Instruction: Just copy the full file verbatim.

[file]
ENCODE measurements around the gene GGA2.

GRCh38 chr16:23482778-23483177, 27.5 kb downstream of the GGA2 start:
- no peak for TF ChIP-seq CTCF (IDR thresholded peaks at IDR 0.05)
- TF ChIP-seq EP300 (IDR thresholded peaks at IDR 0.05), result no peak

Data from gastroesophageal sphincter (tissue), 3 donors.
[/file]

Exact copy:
ENCODE measurements around the gene GGA2.

GRCh38 chr16:23482778-23483177, 27.5 kb downstream of the GGA2 start:
- no peak for TF ChIP-seq CTCF (IDR thresholded peaks at IDR 0.05)
- TF ChIP-seq EP300 (IDR thresholded peaks at IDR 0.05), result no peak

Data from gastroesophageal sphincter (tissue), 3 donors.